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If you own a blog with a focus on internationalization, and want to be added or removed from this aggregator, please get in touch with Richard Ishida at ishida@w3.org.

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Planet Web I18n

The Planet Web I18n aggregates posts from various blogs that talk about Web internationalization (i18n). While it is hosted by the W3C Internationalization Activity, the content of the individual entries represent only the opinion of their respective authors and does not reflect the position of the Internationalization Activity.

June 30, 2016

Global By Design

The Savvy Client’s Guide to Translation Agencies, now in Persian

Make no mistake. The proposed deal between Boeing and Iran Air for 88 jets is a huge deal, not so much in dollars but in symbolism. Because there are many more Western companies lined up eager to strike similar deals in Iran. While these deals are not without a fair share of risk, there was … Continue reading "The Savvy Client’s Guide to Translation Agencies, now in Persian"

by John Yunker at 30 June 2016 04:41 PM

June 28, 2016

ishida>>blog » i18n

Unicode Converter v8

Picture of the page in action.
>> Use the converter

An updated version of the Unicode Character Converter app is now available. This app allows you to convert characters between various different formats and notations.

Significant changes include the following:

  • It’s now possible to generate EcmaScript6 style escapes for supplementary characters in the JavaScript output field, eg. \u{10398} rather than \uD800\uDF98.
  • In many cases, clicking on a checkbox option now applies the change straight away if there is content in the associated output field. (There are 4 output fields where this doesn’t happen because we aren’t dealing with escapes and there are problems with spaces and delimiters.)
  • By default, the JavaScript output no longer escapes the ASCII characters that can be represented by \n, \r, \t, \’ and \”. A new checkbox is provided to force those transformations if needed. This should make the JS transform much more useful for general conversions.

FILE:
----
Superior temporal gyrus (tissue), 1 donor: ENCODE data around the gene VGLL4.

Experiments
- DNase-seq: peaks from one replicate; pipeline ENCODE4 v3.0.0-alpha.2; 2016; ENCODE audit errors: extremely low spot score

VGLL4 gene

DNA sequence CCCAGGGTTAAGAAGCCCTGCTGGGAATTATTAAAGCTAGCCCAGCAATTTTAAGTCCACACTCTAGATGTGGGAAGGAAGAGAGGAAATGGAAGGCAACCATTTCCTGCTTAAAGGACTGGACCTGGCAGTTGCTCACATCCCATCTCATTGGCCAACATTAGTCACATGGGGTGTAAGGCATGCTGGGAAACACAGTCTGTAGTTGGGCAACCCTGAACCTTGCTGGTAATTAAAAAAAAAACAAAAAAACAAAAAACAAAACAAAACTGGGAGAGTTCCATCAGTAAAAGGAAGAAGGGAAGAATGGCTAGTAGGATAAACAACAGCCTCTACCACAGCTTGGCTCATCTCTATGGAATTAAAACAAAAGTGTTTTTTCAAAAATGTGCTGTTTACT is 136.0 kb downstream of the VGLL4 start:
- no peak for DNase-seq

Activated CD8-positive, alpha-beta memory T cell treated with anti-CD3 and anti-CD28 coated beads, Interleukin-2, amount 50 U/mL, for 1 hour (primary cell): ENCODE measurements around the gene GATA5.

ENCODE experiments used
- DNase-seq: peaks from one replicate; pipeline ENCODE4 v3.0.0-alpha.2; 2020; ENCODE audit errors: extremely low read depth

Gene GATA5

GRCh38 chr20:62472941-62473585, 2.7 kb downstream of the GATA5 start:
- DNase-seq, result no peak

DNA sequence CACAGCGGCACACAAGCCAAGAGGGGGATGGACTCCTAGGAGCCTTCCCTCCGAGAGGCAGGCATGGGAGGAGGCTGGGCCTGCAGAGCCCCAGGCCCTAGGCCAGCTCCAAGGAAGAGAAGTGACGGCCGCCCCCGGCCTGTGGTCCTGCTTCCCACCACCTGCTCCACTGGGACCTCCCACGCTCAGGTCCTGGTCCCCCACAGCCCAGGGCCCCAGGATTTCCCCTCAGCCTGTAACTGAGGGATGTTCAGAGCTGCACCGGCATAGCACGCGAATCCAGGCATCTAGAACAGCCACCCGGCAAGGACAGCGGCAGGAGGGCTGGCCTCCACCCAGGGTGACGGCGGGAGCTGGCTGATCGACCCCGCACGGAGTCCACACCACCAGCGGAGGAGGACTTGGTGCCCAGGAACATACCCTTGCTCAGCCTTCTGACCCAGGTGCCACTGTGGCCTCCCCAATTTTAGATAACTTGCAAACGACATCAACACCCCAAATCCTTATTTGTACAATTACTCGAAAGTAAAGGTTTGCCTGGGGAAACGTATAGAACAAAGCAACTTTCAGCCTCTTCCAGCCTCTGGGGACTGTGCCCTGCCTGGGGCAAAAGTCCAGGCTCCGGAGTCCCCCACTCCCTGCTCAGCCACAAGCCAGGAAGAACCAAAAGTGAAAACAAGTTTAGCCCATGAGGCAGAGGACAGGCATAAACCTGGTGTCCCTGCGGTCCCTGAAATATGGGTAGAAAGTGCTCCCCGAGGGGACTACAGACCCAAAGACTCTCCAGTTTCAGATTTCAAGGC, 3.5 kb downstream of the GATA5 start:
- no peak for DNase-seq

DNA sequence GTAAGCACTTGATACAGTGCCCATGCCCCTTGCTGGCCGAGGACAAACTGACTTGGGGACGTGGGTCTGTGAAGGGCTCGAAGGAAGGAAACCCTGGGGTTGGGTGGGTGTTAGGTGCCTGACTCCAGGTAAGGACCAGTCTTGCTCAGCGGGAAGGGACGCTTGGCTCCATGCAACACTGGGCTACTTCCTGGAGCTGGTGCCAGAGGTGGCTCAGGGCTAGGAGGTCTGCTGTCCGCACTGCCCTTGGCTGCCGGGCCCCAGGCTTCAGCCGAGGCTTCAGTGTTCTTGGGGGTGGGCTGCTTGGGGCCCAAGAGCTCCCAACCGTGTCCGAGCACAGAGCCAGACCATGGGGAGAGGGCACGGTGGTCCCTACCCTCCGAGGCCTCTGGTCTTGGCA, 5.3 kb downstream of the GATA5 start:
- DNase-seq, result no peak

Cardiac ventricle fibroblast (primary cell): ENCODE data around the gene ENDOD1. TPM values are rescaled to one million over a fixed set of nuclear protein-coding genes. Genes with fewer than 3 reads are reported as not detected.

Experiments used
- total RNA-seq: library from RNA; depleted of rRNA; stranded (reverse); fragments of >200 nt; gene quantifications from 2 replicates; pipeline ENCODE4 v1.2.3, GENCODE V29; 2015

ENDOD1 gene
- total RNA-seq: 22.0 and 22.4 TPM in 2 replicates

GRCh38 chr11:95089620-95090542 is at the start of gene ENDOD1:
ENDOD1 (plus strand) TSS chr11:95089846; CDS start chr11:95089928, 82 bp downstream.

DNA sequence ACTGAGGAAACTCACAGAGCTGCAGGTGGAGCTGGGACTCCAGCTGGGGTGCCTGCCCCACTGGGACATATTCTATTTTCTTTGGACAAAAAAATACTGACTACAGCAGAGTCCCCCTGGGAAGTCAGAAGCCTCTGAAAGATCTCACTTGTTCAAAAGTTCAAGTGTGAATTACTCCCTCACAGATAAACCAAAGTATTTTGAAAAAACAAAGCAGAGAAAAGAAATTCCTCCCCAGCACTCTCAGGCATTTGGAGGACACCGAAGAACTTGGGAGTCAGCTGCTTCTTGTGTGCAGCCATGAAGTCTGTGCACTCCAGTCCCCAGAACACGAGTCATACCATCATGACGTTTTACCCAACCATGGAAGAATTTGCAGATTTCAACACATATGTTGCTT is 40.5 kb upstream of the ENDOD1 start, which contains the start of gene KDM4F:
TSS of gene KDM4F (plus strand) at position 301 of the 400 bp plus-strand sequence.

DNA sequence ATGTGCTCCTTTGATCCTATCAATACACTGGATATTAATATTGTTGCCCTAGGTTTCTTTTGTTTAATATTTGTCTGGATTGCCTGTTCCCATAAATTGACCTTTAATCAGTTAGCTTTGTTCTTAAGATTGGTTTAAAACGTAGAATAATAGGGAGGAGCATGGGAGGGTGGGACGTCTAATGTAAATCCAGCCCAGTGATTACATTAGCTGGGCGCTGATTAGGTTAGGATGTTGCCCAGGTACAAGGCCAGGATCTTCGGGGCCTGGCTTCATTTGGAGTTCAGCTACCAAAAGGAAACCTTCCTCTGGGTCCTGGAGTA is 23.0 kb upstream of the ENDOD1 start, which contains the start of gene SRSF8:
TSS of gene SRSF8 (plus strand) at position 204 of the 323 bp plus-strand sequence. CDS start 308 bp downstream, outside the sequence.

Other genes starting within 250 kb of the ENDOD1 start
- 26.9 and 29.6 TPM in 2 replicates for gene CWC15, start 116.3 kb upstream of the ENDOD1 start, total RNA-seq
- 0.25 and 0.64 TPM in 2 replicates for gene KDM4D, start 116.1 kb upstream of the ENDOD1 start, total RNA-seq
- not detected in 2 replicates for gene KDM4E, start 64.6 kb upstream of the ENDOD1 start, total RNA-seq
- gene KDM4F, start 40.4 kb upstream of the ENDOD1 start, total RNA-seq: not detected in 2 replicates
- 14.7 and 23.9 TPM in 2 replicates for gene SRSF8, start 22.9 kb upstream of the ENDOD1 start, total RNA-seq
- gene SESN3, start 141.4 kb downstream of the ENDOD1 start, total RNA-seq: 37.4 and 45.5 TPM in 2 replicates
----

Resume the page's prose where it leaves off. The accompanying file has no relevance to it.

• The code to transform to HTML/XML can now replace RLI, LRI, FSI and PDI if the Convert bidi controls to HTML markup option is set.
  • The code to transform to HTML/XML can convert many more invisible or ambiguous characters to escapes if the Escape invisible characters option is set.
  • UTF-16 code points are all at least 4 digits long.
  • Fixed a bug related to U+00A0 when converting to HTML/XML.
  • The order of the output fields was changed, and various small improvements were made to the user interface.
  • Revamped and updated the notes

Many thanks to the people who wrote in with suggestions.

by r12a at 28 June 2016 04:50 PM

June 24, 2016

Global By Design

.uk says goodbye to .eu

Looks like it’s time I update my European Union map, removing a key country code: Brexit underscores a point I’ve made over the years — that country codes are more relevant to users than regional domains, namely .eu. A number of companies use .eu to support regional websites, but Brexit illustrates the inherent risks. A safer approach is to register country codes … Continue reading ".uk says goodbye to .eu"

by John Yunker at 24 June 2016 03:27 PM

June 21, 2016

ishida>>blog » i18n

UniView 9.0.0 available

Picture of the page in action.
>> Use UniView

UniView now supports Unicode version 9, which is being released today, including all changes made during the beta period. (As before, images are not available for the Tangut additions, but the character information is available.)

This version of UniView also introduces a new filter feature. Below each block or range of characters is a set of links that allows you to quickly highlight characters with the property letter, mark, number, punctuation, or symbol. For more fine-grained property distinctions, see the Filter panel.

In addition, for some blocks there are other links available that reflect tags assigned to characters. This tagging is far from exhaustive! For instance, clicking on sanskrit will not show all characters used in Sanskrit.

The tags are just intended to be an aid to help you find certain characters quickly by exposing words that appear in the character descriptions or block subsection titles. For example, if you want to find the Bengali currency symbol while viewing the Bengali block, click on currency and all other characters but those related to currency will be dimmed.